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Greece agrees new bailout terms with creditors

By Frank Prenesti

Date: Tuesday 02 May 2017

Greece agrees new bailout terms with creditors

(ShareCast News) - Greece finalised a deal with its creditors that will allow it to access the next tranche of its €86bn bailout, said Finance Minister Euclid Tsakalotos after an all-night session of talks.
The agreement hinged on Greece making wide-ranging economic reforms, including controversial new cuts of 18% to pensions in 2019 and making the tax base wider a year later.

"There was white smoke," Tsakalotos said in a reference to the signal given at the Vatican when a new pope is elected.

"The negotiations for a technical deal were concluded on all issues... the way has now been paved for debt relief talks," he added.

Talks had been dragging on for months as Greek officials and their counterparts from the European Union and International Monetary Fund.

The reforms must now be agreed by the Greek parliament before eurozone finance ministers approve the next bailout instalment, possibly at their meeting on May 22. The government has a €7.5bn loan repayment due in July and needs the cash to avoid bankruptcy.

European Economic Affairs Commissioner Pierre Moscovici called the agreement a "positive development following months of complex negotiations".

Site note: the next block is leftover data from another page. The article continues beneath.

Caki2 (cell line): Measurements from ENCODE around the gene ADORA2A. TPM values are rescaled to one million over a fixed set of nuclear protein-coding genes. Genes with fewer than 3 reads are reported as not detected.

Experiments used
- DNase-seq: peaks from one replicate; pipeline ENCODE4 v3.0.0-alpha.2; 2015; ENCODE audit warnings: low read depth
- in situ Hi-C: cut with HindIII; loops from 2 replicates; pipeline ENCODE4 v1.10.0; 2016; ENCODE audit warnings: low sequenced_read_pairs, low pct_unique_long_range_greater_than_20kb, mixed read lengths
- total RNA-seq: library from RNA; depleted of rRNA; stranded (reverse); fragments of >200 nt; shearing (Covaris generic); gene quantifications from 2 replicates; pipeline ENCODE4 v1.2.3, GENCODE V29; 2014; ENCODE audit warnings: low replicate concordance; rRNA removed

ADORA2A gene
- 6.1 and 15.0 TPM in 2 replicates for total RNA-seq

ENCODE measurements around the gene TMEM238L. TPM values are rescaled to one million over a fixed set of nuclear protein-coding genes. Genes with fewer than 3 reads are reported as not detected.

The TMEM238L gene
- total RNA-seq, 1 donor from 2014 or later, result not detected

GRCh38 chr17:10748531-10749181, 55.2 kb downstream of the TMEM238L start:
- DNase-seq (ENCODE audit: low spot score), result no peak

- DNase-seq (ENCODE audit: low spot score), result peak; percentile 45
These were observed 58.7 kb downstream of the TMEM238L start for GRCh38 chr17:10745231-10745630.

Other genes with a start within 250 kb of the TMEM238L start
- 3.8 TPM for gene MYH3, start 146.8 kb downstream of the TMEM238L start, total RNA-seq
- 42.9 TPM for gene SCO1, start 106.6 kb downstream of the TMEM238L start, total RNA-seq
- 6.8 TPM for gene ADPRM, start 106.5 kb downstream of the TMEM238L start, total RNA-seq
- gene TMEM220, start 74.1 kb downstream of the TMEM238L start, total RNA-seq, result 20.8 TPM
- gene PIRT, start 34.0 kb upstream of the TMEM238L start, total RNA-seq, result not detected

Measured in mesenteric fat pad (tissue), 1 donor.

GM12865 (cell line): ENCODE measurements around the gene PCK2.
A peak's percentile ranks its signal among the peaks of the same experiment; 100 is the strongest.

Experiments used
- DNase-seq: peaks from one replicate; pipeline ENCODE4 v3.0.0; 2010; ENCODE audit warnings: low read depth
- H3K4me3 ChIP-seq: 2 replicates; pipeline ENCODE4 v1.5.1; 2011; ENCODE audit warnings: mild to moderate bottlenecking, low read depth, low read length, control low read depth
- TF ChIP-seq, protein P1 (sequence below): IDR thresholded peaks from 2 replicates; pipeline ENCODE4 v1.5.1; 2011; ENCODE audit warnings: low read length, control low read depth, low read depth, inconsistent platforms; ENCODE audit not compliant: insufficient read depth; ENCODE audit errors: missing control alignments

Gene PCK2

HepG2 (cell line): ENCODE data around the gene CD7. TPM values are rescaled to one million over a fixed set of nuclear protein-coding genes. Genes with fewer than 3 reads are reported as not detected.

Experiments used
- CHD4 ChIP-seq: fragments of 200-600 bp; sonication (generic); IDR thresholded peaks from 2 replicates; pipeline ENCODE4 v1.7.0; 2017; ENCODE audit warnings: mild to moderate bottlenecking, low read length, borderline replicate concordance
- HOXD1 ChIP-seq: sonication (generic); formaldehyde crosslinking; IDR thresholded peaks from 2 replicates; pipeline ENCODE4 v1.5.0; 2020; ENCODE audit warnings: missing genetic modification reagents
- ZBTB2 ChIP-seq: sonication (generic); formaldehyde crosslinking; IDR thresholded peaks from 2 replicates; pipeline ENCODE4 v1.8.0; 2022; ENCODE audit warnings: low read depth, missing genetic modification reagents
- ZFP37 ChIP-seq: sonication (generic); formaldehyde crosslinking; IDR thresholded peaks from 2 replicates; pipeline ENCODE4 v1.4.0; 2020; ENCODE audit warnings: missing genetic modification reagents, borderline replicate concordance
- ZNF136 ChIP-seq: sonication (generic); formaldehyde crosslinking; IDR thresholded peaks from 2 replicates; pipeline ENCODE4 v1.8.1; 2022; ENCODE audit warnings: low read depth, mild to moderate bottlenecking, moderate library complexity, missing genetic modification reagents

"These new efforts agreed by the Greek authorities open the way for a rapid conclusion of the second review. The swift implementation of these commitments should enable the eurogroup to endorse this agreement at its next meeting," he said in a statement.

"This second review is strategic for Greece as it not only delivers on key reforms to modernise the Greek economy but also secures a credible fiscal path for the years to come."

"It is now for all partners to reach an understanding on the question of Greece's debt in the coming weeks. It is time to turn the page on this long and difficult austerity chapter for the Greek people. With this agreement, we need now to write a new story of stability, jobs and growth for Greece and for the euro area as a whole."

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